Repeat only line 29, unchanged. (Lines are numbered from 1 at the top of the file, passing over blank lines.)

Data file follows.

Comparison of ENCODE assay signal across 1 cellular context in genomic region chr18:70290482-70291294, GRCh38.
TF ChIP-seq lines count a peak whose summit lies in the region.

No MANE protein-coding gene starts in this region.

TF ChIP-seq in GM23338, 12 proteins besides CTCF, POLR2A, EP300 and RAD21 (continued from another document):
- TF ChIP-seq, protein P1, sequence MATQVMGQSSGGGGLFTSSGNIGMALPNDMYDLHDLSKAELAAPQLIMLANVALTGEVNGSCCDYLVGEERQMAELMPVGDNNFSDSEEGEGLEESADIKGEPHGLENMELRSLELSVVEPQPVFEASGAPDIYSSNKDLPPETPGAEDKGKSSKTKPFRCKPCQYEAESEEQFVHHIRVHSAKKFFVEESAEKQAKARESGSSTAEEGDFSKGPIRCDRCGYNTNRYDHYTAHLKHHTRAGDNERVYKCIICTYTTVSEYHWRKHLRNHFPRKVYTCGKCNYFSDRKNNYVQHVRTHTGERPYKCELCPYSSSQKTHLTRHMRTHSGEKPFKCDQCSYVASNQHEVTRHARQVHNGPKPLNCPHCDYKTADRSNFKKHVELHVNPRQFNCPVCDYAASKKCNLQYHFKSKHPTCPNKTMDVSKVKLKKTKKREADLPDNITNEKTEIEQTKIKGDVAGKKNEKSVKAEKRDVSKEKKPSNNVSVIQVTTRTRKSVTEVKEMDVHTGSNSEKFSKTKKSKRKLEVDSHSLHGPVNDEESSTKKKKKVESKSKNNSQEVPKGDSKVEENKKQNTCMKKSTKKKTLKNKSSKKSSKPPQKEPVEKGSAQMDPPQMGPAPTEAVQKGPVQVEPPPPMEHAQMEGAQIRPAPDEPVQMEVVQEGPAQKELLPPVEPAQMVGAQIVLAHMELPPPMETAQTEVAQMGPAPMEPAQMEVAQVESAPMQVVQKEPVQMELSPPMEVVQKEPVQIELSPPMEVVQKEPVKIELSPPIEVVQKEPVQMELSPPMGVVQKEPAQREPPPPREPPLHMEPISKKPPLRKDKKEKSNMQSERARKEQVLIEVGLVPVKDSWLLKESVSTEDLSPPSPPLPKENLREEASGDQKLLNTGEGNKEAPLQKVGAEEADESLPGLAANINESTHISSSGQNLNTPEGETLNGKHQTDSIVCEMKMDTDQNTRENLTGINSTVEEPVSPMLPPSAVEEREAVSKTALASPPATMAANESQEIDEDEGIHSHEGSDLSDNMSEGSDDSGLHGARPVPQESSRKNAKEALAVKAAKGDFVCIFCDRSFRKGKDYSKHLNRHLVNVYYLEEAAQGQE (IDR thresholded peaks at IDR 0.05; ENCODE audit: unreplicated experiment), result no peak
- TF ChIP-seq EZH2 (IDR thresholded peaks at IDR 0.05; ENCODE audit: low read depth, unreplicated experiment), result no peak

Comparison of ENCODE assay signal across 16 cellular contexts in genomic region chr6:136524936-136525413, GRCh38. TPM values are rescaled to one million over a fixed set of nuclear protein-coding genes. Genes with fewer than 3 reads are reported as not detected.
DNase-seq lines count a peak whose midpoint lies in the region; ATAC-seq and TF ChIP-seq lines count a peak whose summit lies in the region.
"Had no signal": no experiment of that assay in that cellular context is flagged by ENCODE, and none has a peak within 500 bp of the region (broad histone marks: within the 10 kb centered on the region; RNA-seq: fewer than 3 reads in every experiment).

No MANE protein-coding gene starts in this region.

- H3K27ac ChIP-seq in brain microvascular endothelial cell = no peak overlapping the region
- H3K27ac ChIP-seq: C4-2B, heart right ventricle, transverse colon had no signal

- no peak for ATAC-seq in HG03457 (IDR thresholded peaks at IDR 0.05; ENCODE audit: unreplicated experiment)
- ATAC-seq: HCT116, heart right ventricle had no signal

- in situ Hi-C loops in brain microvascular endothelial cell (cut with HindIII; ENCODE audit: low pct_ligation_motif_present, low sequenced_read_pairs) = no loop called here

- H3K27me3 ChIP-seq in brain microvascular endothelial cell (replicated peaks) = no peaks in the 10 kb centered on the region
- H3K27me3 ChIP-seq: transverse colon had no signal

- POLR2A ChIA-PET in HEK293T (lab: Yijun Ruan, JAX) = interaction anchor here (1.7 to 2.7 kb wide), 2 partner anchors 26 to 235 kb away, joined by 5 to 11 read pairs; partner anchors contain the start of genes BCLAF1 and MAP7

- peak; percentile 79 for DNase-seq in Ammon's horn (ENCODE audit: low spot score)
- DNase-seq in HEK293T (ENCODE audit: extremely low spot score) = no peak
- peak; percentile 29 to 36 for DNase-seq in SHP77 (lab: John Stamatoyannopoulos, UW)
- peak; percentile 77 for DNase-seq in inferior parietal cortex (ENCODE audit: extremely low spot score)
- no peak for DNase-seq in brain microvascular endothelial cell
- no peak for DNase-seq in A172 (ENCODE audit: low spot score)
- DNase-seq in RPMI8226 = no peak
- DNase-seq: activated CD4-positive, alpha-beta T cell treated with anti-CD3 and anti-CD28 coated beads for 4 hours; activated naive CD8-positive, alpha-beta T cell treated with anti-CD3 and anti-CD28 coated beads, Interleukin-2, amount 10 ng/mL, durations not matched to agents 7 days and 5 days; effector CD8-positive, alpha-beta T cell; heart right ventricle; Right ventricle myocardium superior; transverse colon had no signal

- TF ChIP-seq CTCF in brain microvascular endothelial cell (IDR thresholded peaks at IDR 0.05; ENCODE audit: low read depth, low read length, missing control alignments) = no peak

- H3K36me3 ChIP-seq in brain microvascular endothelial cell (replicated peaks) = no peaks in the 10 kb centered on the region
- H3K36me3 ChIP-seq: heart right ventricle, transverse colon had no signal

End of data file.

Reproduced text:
- H3K36me3 ChIP-seq: heart right ventricle, transverse colon had no signal